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Beware: Solid-state storage approaching the valley of vagueness
This article is part of the Vol. 11 Num. 8 October 2012 issue of Storage magazine
Keeping up with solid-state storage requires some technical know-how, but sometimes flash vendors make the technology harder for users to understand. You know those great Gartner graphs that show the hype cycle for IT technologies? The tech-tracking curve on the graph swings way up to indicate users’ inflated expectations, then plummets to the famed “trough of disillusionment” before inching up and settling into enlightenment and, eventually, productivity. These things always seem a little quirky, but they’re actually pretty accurate, especially for technologies that ultimately do catch on and get deployed in the real world. If you think about it, most techs go through a similar cycle. For solid-state storage, I think we’re probably well beyond inflated expectations and hopefully no longer wallowing in the trough of disillusionment, but the arc that should deliver us to Gartner’s “slope of enlightenment” doesn’t seem to be tracking per the model. In the case of flash, there’s another valley to cross before we get to the “plateau...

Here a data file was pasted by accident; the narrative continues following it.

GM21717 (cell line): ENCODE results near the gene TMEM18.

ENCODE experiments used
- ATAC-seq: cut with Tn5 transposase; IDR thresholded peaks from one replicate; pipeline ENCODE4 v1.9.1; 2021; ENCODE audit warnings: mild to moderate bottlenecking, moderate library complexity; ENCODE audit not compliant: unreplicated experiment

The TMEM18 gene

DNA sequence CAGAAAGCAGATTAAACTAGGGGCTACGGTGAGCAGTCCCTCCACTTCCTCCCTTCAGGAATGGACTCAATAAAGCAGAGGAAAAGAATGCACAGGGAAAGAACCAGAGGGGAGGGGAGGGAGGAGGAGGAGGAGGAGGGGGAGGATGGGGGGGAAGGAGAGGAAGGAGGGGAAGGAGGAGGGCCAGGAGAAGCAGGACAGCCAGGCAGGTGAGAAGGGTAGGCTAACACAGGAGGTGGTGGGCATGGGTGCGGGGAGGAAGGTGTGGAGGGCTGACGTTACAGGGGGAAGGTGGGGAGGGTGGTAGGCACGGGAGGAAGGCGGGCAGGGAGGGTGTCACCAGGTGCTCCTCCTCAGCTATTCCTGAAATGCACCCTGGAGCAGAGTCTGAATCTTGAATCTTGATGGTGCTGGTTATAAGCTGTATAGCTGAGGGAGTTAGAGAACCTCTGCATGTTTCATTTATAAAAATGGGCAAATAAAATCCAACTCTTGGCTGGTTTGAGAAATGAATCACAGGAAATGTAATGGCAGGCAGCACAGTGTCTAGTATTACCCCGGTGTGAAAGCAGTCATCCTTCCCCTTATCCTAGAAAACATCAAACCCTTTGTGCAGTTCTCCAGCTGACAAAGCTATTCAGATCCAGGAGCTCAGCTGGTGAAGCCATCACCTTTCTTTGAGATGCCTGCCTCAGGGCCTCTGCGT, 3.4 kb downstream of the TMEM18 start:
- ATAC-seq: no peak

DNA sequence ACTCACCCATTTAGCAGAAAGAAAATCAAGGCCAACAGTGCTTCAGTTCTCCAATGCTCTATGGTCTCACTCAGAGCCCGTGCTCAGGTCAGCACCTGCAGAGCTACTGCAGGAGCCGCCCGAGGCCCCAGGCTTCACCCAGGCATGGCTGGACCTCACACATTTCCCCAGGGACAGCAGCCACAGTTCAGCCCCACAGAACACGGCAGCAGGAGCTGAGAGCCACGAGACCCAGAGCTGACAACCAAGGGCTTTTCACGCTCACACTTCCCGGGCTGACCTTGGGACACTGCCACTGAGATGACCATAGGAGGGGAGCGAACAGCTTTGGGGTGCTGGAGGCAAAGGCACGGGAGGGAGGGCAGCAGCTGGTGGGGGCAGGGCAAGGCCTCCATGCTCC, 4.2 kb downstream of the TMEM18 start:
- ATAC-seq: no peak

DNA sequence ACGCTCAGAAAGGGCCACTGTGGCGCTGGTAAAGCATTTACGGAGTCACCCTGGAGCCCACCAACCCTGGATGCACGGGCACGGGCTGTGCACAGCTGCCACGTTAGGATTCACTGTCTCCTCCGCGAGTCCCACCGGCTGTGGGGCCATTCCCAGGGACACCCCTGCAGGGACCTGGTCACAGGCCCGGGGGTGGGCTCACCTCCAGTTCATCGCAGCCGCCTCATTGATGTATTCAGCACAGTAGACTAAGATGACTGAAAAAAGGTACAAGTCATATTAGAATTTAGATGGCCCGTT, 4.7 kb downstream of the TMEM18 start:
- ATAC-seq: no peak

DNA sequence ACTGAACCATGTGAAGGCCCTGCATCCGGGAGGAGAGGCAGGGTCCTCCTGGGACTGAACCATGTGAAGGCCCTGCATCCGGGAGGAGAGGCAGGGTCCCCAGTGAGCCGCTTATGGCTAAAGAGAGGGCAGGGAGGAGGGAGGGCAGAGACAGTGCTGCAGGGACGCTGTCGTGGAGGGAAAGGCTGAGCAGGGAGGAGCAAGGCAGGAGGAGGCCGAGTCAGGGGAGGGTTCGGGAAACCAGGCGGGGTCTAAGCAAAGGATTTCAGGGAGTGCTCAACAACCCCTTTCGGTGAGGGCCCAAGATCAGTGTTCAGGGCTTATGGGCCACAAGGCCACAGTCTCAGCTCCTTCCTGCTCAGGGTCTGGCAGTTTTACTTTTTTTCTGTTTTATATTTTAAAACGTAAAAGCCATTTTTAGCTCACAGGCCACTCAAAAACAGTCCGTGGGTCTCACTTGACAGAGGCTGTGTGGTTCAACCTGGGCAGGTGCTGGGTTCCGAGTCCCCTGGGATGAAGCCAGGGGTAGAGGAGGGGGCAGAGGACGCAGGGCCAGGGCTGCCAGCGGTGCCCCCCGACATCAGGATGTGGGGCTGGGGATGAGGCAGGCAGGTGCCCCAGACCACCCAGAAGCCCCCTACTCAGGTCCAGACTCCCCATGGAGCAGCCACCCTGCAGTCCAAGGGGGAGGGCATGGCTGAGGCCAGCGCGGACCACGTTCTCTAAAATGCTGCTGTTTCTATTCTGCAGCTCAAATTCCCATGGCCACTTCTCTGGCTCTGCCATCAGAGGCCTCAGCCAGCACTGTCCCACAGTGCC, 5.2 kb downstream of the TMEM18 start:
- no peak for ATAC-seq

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Features in this issue
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Columns in this issue
Keeping up with solid-state storage requires some technical know-how, but sometimes flash vendors make the technology harder for users to understand.
Do we really need data scientists to parse our way through all that big data, or will programmers and engineers and admins handle things OK?
As more and more servers are virtualized in data centers, deduplication needs to play a bigger role in protecting their data.
Convergence -- the bundling of storage, compute, network and virtualization -- is already evolving with new products that redefine ease of use.